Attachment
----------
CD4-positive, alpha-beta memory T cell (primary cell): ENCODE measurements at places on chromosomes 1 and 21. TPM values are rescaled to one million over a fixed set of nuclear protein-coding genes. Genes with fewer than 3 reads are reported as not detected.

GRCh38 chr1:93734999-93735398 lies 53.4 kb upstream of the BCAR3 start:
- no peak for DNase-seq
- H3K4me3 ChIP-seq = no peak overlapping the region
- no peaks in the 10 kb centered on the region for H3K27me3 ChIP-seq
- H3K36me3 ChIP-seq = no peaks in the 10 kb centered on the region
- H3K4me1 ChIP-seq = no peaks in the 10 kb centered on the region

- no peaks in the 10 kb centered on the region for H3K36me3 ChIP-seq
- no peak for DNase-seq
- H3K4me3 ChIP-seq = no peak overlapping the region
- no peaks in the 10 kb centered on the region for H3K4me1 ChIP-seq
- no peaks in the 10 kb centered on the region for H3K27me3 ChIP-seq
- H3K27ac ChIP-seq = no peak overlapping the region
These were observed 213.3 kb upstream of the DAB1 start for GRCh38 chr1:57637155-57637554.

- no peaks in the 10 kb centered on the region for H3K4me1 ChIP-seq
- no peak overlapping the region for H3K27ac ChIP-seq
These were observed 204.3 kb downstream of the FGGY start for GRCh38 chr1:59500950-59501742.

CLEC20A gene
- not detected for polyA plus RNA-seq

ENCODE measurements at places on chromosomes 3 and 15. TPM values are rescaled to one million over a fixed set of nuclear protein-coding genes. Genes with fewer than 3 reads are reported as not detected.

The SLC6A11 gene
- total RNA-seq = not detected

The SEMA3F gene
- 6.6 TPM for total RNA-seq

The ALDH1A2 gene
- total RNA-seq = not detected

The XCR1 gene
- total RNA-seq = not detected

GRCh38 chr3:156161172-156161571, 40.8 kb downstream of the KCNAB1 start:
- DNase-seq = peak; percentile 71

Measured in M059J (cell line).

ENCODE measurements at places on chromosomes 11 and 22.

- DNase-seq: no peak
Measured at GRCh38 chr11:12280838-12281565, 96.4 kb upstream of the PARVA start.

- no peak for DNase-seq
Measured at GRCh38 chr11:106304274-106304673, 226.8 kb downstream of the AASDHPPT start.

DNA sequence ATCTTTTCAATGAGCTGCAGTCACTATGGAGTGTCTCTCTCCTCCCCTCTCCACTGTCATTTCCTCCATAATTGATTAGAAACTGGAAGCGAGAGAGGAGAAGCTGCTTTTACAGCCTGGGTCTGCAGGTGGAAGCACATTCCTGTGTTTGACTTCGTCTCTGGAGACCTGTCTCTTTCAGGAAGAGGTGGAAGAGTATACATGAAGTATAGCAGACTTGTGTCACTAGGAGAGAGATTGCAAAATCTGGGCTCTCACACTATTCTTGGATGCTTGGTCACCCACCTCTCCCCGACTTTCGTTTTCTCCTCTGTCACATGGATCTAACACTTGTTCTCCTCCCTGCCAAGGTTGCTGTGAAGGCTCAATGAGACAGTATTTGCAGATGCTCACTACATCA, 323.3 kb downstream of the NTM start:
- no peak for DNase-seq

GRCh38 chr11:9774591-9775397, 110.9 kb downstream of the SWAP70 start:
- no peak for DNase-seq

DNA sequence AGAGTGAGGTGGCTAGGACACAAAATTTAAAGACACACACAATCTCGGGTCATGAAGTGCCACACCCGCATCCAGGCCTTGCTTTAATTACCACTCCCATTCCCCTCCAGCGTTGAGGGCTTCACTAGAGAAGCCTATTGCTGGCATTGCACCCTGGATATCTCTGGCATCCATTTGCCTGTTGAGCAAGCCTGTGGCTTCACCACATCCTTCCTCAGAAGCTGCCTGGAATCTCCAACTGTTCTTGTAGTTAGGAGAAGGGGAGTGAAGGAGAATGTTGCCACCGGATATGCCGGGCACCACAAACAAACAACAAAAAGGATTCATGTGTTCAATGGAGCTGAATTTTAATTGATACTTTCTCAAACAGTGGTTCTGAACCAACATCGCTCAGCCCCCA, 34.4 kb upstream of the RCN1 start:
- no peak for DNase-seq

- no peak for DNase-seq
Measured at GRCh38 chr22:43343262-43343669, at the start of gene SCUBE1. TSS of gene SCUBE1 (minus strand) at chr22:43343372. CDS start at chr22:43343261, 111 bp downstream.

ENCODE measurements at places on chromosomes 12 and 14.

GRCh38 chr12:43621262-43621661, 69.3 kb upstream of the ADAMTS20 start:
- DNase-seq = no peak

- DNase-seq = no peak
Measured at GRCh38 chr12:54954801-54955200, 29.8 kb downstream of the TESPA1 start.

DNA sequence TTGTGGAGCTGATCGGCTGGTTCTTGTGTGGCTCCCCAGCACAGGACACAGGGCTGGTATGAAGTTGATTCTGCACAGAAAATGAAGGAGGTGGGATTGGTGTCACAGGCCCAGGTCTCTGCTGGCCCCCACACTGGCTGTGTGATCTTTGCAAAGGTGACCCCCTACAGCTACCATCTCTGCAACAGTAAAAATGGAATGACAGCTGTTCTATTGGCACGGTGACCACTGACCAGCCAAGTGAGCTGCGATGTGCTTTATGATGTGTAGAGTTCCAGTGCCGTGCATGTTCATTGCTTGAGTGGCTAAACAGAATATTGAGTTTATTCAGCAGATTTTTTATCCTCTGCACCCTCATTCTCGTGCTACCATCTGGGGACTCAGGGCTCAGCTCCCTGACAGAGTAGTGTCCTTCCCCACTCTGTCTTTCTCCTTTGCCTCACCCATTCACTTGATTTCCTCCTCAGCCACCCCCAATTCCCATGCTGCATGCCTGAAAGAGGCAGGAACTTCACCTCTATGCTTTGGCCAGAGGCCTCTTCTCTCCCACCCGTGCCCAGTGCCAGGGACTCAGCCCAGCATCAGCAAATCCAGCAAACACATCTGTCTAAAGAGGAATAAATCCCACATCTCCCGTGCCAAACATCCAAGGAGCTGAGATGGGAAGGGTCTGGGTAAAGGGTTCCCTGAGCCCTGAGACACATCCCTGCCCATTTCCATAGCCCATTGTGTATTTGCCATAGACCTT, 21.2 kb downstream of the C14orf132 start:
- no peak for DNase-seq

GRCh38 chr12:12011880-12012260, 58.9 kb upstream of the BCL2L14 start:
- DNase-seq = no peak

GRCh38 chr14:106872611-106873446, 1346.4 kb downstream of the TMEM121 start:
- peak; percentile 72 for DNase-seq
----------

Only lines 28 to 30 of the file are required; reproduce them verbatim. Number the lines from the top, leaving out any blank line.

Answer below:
- total RNA-seq = not detected

GRCh38 chr3:156161172-156161571, 40.8 kb downstream of the KCNAB1 start:
- DNase-seq = peak; percentile 71